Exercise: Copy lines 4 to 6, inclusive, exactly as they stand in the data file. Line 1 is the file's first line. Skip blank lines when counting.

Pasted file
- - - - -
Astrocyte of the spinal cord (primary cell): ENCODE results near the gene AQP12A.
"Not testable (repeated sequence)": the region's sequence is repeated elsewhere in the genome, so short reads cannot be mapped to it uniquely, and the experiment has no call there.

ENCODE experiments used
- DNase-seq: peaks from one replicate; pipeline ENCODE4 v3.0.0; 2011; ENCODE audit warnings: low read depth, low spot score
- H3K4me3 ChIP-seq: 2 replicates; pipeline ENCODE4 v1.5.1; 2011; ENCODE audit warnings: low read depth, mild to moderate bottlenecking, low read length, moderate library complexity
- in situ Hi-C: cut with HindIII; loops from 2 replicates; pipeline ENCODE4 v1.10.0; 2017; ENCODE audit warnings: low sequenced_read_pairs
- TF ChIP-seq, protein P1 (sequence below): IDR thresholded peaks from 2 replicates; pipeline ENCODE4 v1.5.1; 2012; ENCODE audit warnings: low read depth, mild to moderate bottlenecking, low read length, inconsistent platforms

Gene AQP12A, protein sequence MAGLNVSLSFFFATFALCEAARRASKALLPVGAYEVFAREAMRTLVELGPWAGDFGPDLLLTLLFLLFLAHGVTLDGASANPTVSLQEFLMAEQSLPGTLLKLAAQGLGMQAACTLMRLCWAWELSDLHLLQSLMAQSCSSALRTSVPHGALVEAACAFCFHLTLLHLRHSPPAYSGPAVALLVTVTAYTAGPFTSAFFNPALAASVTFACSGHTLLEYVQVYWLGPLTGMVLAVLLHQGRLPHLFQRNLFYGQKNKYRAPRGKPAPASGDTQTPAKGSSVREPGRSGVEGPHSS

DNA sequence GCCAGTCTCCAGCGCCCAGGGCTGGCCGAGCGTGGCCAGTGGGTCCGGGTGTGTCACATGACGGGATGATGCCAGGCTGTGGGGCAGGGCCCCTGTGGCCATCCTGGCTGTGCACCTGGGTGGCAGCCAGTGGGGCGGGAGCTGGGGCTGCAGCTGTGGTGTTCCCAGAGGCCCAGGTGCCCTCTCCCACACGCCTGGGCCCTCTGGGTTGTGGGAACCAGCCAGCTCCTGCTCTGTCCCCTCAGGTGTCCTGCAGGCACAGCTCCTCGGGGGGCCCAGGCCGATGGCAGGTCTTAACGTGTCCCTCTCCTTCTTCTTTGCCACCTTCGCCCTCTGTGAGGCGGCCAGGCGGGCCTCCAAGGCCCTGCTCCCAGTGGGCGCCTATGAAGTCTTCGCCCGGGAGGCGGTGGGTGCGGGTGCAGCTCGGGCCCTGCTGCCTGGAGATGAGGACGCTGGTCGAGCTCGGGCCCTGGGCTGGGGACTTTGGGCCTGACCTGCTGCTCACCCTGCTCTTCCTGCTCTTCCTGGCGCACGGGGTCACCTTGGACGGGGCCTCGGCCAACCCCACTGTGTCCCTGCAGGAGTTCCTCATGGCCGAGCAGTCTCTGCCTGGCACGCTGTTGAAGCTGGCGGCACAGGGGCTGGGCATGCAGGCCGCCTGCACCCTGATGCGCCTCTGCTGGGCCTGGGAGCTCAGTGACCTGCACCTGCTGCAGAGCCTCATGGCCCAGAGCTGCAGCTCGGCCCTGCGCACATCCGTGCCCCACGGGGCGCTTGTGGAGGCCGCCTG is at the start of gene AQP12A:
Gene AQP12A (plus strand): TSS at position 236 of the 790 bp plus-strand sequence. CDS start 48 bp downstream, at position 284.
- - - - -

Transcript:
- DNase-seq: peaks from one replicate; pipeline ENCODE4 v3.0.0; 2011; ENCODE audit warnings: low read depth, low spot score
- H3K4me3 ChIP-seq: 2 replicates; pipeline ENCODE4 v1.5.1; 2011; ENCODE audit warnings: low read depth, mild to moderate bottlenecking, low read length, moderate library complexity
- in situ Hi-C: cut with HindIII; loops from 2 replicates; pipeline ENCODE4 v1.10.0; 2017; ENCODE audit warnings: low sequenced_read_pairs